Bryce was Fleming's inspiration for CIA agent Felix Leiter in the Bond books. The US agent showed up in six installments in the series starting with Casino Royale, bowing out in The Man with the Golden Gun. Just as cool as the Fleming/Bond connection is this car's connection to the Bentleys of today. This was the "Speed" of its time, and like Continental GT Speed of one today, it was the fastest production four-seater in the world. A review of the time said, "it is difficult to put into words the gulf that separates a Continental from the average car in all the qualities that have a bearing on safety at speed." And you can see where those outboard lights on today's Bentleys come from.
The Continental designation signified a power upgrade over the standard R-Type, and Fleming built it up with extras like rear spats, lightweight seats, fitted luggage, and a racehorse mascot. The Bryces flew their gift around the world to their various homes in England, Nassau, New York, and Vermont. After they sold it the coupe had several owners, ending up in the hands of a Beverly Hills surgeon in 1978, and according to Gullwing it's been sitting in a garage almost since that time. It has matching numbers and the original interior, and Gullwing says, putting it mildly, it is "an ideal restoration candidate."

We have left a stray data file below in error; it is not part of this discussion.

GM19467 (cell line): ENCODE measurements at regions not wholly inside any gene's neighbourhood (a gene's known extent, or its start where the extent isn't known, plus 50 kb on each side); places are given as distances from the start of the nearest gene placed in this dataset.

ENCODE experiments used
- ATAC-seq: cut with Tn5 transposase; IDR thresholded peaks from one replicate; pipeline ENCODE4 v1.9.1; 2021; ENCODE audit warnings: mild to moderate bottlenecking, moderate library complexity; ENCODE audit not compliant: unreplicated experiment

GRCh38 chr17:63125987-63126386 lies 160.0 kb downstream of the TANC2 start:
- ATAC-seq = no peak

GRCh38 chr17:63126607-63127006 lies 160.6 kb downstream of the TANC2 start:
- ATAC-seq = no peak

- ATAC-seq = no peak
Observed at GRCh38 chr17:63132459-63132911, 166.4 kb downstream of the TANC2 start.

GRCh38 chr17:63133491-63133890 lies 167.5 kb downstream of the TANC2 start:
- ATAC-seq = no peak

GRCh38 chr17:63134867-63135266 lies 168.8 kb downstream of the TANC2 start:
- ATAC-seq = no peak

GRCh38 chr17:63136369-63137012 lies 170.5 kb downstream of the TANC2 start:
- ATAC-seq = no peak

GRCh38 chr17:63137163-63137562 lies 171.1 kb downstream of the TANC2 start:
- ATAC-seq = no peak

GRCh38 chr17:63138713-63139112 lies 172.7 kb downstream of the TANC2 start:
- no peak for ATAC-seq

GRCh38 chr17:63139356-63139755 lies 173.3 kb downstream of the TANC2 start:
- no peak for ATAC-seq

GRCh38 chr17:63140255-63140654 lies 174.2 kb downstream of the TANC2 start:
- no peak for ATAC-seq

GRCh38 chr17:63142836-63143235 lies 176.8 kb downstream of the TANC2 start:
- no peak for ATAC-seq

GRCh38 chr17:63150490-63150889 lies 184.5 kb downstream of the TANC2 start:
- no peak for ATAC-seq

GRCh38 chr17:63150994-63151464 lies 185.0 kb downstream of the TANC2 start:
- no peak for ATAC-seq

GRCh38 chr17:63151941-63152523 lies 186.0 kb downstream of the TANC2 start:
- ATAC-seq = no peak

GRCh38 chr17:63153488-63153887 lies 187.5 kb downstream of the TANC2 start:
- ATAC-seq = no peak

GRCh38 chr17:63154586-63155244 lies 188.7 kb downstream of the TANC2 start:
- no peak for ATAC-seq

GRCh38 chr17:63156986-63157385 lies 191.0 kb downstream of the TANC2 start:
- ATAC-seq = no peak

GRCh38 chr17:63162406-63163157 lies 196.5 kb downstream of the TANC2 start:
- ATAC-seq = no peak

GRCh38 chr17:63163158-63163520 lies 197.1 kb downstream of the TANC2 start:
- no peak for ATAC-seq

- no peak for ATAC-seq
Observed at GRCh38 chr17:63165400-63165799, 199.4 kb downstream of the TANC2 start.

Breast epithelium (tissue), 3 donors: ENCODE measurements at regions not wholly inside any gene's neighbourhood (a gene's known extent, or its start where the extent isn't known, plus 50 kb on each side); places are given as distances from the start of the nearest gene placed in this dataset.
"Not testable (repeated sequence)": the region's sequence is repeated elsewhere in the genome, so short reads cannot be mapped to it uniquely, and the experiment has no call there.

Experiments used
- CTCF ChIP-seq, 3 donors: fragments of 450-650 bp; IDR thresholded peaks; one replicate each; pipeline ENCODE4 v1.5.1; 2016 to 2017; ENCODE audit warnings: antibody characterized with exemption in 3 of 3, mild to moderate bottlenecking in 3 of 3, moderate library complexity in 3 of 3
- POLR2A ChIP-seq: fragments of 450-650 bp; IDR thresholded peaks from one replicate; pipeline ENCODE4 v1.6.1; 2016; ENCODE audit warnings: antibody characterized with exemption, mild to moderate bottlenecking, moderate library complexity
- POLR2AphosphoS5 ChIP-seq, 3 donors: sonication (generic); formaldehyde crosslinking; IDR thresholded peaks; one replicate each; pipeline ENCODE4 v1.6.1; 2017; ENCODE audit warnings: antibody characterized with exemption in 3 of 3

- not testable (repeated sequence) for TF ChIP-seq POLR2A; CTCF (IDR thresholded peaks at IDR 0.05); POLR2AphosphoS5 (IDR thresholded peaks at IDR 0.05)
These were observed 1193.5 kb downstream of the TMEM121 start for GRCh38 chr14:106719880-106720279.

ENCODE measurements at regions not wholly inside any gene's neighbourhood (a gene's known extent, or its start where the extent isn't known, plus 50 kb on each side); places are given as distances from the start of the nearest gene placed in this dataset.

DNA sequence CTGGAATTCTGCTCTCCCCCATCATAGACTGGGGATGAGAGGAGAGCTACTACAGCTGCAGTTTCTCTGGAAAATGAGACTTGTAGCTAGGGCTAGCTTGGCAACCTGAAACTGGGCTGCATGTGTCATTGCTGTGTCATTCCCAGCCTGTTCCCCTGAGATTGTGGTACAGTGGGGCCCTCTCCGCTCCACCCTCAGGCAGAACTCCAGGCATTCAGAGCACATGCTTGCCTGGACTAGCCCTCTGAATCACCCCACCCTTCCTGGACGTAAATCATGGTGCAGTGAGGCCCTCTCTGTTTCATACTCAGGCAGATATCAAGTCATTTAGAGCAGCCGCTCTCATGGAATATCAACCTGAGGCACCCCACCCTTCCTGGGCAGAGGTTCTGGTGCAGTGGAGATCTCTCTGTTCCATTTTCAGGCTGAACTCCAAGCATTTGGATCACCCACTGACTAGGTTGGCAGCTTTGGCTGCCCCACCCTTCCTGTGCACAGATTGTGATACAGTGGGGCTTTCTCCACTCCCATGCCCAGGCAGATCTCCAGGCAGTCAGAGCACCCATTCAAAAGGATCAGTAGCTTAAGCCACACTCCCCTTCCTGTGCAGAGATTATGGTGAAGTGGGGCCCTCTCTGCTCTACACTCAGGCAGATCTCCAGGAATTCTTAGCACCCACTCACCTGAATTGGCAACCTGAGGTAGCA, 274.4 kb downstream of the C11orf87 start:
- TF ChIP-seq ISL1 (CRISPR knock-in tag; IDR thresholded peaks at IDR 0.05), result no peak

The asking price is $1,495,000, which is quite the premium for pedigree. Hagerty values a pristine example at $1.4 million, and two recent pristine examples have been sold by RM Auctions for $1.2M and Bonham's for $822,000. This Fleming car one went to auction at Pebble this year with an estimate of $1.4M - $1.8M but didn't sell, so don't be afraid to ask a few hard MI6-like questions about it if you're interested.